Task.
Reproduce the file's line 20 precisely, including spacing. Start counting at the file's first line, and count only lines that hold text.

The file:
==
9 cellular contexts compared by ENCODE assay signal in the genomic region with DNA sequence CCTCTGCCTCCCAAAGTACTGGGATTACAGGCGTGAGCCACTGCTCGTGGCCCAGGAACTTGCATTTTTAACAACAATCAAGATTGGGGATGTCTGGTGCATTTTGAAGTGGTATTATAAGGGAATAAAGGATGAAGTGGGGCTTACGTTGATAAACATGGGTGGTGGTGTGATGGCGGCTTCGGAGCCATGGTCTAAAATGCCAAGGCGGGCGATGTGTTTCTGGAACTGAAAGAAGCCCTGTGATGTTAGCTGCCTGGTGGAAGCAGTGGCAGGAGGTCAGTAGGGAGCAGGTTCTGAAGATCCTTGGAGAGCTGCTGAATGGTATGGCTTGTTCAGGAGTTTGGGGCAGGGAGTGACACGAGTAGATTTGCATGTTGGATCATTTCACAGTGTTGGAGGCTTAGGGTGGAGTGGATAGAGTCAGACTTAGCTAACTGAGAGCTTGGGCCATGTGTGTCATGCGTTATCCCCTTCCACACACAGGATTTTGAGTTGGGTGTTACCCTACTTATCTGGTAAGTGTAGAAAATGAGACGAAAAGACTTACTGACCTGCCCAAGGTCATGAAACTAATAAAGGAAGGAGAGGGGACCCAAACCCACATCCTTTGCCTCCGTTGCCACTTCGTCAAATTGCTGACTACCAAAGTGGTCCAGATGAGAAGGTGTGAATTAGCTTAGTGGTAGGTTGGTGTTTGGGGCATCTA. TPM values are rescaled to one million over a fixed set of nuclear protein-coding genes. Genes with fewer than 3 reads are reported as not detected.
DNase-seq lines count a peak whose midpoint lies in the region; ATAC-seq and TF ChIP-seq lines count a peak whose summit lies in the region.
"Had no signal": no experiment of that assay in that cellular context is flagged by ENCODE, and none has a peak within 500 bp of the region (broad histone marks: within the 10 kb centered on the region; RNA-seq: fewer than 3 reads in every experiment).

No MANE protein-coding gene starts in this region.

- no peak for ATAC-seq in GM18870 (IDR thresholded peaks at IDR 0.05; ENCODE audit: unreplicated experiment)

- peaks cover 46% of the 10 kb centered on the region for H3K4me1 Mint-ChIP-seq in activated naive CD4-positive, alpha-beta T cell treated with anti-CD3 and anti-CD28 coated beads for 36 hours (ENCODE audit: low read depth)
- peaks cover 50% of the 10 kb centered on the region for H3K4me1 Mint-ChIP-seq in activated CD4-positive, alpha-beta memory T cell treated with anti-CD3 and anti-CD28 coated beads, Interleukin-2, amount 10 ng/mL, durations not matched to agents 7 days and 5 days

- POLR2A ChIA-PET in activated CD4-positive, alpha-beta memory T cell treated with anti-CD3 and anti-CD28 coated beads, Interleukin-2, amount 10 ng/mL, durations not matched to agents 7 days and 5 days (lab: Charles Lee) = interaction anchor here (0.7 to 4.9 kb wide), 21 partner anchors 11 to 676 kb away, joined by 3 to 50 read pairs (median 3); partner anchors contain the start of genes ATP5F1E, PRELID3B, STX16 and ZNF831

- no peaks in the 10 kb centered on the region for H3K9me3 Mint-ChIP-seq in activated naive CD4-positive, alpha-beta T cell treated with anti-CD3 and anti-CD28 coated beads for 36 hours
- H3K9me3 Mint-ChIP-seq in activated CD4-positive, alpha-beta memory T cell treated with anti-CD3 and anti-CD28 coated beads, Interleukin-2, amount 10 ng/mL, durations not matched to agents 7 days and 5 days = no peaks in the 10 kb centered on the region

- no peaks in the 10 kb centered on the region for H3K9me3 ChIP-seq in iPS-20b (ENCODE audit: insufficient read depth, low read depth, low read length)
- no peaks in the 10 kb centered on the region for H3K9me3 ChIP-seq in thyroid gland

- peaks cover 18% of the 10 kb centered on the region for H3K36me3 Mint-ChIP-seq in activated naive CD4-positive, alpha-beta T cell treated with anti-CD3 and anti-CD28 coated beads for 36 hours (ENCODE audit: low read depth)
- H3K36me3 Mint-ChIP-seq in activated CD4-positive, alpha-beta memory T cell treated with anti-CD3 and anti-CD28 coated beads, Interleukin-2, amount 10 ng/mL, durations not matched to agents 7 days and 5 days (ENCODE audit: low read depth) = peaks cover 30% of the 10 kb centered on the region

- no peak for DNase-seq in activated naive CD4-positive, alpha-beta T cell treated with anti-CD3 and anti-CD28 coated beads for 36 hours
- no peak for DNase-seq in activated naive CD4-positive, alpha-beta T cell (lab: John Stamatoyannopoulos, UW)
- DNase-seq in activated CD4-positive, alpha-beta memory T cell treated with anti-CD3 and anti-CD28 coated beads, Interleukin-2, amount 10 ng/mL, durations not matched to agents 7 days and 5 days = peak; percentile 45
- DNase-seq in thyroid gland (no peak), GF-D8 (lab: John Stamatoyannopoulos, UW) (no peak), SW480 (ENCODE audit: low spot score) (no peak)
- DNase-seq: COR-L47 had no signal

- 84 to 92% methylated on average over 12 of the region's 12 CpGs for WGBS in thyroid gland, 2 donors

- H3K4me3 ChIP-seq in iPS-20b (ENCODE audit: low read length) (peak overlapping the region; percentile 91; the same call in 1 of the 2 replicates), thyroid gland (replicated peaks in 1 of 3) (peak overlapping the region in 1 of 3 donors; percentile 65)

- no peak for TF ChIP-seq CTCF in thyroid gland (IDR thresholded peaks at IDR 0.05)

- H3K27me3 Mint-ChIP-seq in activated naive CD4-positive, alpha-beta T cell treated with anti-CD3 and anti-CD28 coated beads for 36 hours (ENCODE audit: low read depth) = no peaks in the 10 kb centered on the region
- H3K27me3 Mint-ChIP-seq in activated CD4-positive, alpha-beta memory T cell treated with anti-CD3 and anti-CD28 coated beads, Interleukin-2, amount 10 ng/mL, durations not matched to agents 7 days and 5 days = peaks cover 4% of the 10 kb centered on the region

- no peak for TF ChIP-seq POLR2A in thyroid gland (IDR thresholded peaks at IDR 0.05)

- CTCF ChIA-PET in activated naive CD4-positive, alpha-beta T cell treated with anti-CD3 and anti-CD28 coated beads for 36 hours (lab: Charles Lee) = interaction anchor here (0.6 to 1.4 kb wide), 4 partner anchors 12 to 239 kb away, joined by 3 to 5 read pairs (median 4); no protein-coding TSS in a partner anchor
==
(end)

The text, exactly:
- 84 to 92% methylated on average over 12 of the region's 12 CpGs for WGBS in thyroid gland, 2 donors